Thursday, 7 July 2011

On China by Henry Kissinger

On China by Henry Kissinger (Allen Lane 2011)

Before 1969 the People's Republic of China and USSR were seen as one large Communist bloc whose power centre was in Moscow however as 1969 rolled around and Russian troops massed on the Chinese border, nuclear war between Russia and China appeared probable (so much so that Chinese leaders were dispersed from Beijing around the country). At this point President Nixon decided that Russia was the worse of the two evils which made possible a heretofore unlikely meeting with Chairman Mao in 1972 and a relatively stable period of peaceful co-existence has existed between the USA and China since.

Henry Kissinger was the National Security Advisor to Nixon and was a key figure in setting up the meeting between the unlikely bedfellows. His book charts the history of China from its ancient origins, commenting on the nature of Chinese society and its early belief in its own superiority in the world, not in a proselytizing or crusading manner as one thinks of the neo-con crusade for the democratisation of the third world, but through sheer confidence in ones cultural superiority. And this confidence was badly shaken following the opium wars with the UK with one embarrassing concession after another to host of Western nations on trade, diplomatic relations and even ownership of Chinese lands.

It deals with the civil war that led to the Communist victory (the nationalists escaping to settle what is now known as Taiwan) as well as successive Communist policy blunders such as the Great Leap Forward, an aim to increase industrial output rapidly to overtake the West in 15 years with goals so unrealistic that local officials faked their grain figures which were then relied upon as Mao sold off much of China's remaining grain to Russia in exchange for weapons triggering a famine that killed as many as 45 million people. There is also the Cultural Revolution, part of Mao's vision of continual revolution, an attempt to wipe out all traces of China's Confucian inspired civil service in which many senior mandarins were removed from their positions and sent to labour in the fields, including in their ranks the future leads of the country Deng Xiaoping and Jiang Zemin and very nearly Mao's right hand man Zhao Enlai.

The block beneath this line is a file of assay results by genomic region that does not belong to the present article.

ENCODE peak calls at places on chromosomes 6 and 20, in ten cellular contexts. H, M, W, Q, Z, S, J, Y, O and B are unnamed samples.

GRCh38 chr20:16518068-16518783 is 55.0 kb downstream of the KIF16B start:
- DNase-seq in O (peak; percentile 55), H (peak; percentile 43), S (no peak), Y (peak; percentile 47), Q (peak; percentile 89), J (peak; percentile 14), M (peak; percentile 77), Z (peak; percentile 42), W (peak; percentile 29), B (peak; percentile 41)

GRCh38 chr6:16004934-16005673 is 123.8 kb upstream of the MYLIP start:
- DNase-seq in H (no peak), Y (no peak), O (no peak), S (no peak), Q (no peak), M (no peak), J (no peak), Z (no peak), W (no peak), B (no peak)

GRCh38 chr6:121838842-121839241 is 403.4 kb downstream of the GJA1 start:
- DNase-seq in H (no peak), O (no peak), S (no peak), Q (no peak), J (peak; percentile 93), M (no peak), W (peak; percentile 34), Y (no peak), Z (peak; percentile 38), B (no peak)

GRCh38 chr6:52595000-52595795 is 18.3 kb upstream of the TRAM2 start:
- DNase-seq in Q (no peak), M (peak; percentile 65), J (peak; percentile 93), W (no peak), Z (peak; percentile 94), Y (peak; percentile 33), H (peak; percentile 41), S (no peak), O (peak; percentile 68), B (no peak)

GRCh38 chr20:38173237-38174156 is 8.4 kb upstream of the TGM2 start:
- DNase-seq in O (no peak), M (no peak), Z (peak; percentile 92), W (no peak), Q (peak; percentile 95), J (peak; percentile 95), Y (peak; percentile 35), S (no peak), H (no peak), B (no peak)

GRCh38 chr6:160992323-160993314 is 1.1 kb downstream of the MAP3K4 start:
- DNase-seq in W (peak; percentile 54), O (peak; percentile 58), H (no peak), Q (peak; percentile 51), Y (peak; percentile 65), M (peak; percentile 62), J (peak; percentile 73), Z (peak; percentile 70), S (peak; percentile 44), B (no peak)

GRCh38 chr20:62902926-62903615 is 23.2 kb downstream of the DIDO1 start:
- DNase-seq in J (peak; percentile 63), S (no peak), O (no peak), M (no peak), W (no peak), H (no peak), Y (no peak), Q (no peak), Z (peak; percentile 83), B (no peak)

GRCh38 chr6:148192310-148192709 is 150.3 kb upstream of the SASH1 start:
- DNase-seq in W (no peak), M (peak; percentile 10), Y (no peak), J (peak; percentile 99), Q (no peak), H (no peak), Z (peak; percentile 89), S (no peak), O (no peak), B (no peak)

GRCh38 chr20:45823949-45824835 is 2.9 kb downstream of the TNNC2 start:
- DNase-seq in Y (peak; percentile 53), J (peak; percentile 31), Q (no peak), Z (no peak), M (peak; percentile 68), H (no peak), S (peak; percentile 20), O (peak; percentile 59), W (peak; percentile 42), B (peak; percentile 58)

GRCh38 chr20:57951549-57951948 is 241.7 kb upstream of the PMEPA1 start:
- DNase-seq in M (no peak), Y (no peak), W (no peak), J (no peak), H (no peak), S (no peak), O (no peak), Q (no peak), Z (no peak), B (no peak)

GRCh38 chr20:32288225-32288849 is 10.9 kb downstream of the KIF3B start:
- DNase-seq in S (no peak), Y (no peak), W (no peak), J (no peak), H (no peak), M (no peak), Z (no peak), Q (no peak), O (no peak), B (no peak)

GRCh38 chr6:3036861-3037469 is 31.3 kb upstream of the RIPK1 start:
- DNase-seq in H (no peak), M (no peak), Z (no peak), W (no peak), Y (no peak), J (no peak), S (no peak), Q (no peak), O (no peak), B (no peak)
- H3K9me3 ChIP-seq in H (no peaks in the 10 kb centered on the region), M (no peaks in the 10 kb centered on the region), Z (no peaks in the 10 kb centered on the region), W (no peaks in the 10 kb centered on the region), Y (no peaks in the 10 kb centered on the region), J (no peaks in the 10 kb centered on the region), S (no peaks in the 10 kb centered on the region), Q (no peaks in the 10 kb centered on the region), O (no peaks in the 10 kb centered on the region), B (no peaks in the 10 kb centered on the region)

The book is a very useful grounding in modern Chinese political history and it is interesting to observe Chinese foreign policy from the viewpoint of a game of Wei Qi in which two players place down respectively black and white tiles, the object being to encircle ones enemy. Kissinger is at some times almost an apologist for Mao and whilst some of the worst excesses are noted, more effort is put into understanding his decisions in the framework of Chinese history. An explanation for the softer tone towards Mao could be to lesson the burden of being the man to have established relations with a man responsible for more that 45 million deaths.

Henry Kissinger is very much a Republican and top marks to American forgeign policy go to Nixon, Reagan and both Bushes. Clinton and Carter are both criticised as being too gun-ho about trying to spread and apply Western values in a Chinese context.

Whatever the problems with this book I would certainly recommend it as an introductory book on Modern China because it is one that will make you want to read more.